Charities are being urged to consider the public mood and likely feelings of supporters when deciding whether or not to conduct public fundraising during the coronavirus pandemic.
The Fundraising Regulator has updated its guidance aimed at helping charities make good decisions about their fundraising activities during the outbreak.
It comes as the UK finds itself in the grip of the Omicron variant with record numbers of cases being reported in each of the past two days.
The regulator says fundraising should only happen once a thorough risk assessment has been conducted.
“Even if risk assessments find that it is safe to carry out fundraising activity, organisations must consider the public appetite for interacting with people outside of their household at this time,” it says.
It also says: “Charities should consider the public mood and likely feelings and preferences of supporters.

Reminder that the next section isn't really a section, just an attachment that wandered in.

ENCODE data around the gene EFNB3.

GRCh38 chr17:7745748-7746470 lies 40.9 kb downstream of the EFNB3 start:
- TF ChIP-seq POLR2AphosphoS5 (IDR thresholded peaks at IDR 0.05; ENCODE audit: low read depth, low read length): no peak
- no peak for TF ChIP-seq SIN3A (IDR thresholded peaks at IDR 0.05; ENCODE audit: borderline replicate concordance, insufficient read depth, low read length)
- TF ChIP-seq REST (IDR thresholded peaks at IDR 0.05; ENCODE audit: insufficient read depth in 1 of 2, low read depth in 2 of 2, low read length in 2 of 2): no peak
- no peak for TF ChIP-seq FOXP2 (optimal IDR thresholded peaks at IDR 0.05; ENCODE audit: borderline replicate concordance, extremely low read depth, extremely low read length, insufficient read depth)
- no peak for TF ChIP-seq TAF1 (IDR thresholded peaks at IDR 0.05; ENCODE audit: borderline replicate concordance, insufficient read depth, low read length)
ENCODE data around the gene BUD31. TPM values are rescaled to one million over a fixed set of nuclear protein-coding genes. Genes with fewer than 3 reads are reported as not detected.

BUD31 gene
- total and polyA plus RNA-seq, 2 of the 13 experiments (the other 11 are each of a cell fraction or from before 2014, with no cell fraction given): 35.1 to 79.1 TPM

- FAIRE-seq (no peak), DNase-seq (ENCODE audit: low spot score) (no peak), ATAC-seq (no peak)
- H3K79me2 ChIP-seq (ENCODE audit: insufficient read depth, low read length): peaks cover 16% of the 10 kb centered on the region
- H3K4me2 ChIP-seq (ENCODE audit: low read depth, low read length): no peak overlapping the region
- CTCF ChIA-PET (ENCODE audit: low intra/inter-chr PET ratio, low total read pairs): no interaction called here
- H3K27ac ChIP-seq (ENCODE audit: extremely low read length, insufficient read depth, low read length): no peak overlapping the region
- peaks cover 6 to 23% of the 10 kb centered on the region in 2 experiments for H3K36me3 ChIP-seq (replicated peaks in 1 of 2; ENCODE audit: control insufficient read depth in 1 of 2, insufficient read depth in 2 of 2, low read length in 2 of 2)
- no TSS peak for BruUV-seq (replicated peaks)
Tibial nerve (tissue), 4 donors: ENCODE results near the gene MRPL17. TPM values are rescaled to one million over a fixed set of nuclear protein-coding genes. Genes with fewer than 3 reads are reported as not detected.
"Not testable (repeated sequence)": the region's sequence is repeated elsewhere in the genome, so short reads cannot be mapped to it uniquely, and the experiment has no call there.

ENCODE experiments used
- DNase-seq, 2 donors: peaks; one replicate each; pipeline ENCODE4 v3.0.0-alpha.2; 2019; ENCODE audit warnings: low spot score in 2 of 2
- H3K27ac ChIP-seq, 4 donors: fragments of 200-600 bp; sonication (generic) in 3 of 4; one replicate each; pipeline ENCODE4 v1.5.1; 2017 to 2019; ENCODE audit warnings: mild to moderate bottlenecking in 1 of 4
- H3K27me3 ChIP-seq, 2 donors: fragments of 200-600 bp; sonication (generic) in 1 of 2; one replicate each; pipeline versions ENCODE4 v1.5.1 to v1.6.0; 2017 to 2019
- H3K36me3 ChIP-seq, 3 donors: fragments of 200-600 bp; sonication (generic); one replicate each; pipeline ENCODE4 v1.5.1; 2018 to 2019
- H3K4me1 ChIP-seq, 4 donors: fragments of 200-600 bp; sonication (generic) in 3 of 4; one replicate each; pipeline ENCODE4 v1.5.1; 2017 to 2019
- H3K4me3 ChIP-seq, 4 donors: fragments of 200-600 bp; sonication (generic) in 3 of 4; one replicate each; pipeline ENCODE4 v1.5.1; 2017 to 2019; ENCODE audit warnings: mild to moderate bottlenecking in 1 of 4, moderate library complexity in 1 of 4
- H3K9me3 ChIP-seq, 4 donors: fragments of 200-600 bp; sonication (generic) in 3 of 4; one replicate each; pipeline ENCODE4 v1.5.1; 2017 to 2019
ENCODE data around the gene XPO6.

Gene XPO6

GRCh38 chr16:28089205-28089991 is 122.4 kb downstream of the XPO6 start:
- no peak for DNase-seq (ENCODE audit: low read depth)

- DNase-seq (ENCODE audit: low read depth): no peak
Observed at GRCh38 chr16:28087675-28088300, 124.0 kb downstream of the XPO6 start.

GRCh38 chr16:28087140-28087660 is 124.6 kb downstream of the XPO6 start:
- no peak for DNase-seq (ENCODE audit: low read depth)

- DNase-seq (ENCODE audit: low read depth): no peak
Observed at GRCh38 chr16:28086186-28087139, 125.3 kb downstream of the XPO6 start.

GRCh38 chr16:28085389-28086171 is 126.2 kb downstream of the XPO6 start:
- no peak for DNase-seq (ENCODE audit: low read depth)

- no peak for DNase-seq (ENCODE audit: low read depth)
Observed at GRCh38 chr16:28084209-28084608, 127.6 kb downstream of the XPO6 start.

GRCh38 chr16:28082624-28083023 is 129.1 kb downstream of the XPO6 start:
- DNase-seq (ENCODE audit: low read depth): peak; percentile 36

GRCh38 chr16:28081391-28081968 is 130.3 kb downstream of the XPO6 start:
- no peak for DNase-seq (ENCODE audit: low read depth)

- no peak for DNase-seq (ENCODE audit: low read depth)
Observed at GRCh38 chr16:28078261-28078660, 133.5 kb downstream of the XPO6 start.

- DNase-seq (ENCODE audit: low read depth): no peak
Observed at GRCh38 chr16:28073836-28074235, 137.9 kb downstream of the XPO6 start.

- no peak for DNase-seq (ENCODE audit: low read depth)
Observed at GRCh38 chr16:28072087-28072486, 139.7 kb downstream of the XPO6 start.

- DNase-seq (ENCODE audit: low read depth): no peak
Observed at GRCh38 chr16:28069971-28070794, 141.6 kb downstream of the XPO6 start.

“They should be ready and willing to explain openly and clearly why they are fundraising in a particular way, how they are following government guidance, and the steps they have taken to ensure it is being done safely and responsibly.”
It advises that decisions made to carry out a fundraising activity should be “thoroughly considered, carefully evaluated and regularly reviewed”.
The guidance notes that there are different restrictions in place in England, Scotland, Wales and Northern Ireland, so organisations will need to ensure their activities comply with local rules.
“Guidance may change over time and at short notice, so charities should be prepared to be flexible,” it advises.